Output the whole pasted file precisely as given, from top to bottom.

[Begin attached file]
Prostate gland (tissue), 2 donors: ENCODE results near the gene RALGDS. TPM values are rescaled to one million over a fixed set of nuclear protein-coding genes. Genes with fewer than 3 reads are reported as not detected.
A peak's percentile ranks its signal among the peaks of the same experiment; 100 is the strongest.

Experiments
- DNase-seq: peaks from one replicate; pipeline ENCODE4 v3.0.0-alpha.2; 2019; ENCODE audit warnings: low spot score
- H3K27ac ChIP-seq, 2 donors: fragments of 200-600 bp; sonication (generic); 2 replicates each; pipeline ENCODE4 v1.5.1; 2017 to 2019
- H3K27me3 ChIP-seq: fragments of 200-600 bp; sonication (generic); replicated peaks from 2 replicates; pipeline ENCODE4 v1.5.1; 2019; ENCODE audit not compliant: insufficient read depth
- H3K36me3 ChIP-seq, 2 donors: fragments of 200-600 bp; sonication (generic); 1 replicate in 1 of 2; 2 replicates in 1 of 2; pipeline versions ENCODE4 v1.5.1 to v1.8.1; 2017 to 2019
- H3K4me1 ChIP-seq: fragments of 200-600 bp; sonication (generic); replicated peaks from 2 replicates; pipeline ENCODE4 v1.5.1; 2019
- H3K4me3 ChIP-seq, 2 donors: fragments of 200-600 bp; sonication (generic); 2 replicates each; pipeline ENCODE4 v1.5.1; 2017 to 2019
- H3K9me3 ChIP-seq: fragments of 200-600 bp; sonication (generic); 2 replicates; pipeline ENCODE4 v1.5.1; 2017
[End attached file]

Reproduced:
Prostate gland (tissue), 2 donors: ENCODE results near the gene RALGDS. TPM values are rescaled to one million over a fixed set of nuclear protein-coding genes. Genes with fewer than 3 reads are reported as not detected.
A peak's percentile ranks its signal among the peaks of the same experiment; 100 is the strongest.

Experiments
- DNase-seq: peaks from one replicate; pipeline ENCODE4 v3.0.0-alpha.2; 2019; ENCODE audit warnings: low spot score
- H3K27ac ChIP-seq, 2 donors: fragments of 200-600 bp; sonication (generic); 2 replicates each; pipeline ENCODE4 v1.5.1; 2017 to 2019
- H3K27me3 ChIP-seq: fragments of 200-600 bp; sonication (generic); replicated peaks from 2 replicates; pipeline ENCODE4 v1.5.1; 2019; ENCODE audit not compliant: insufficient read depth
- H3K36me3 ChIP-seq, 2 donors: fragments of 200-600 bp; sonication (generic); 1 replicate in 1 of 2; 2 replicates in 1 of 2; pipeline versions ENCODE4 v1.5.1 to v1.8.1; 2017 to 2019
- H3K4me1 ChIP-seq: fragments of 200-600 bp; sonication (generic); replicated peaks from 2 replicates; pipeline ENCODE4 v1.5.1; 2019
- H3K4me3 ChIP-seq, 2 donors: fragments of 200-600 bp; sonication (generic); 2 replicates each; pipeline ENCODE4 v1.5.1; 2017 to 2019
- H3K9me3 ChIP-seq: fragments of 200-600 bp; sonication (generic); 2 replicates; pipeline ENCODE4 v1.5.1; 2017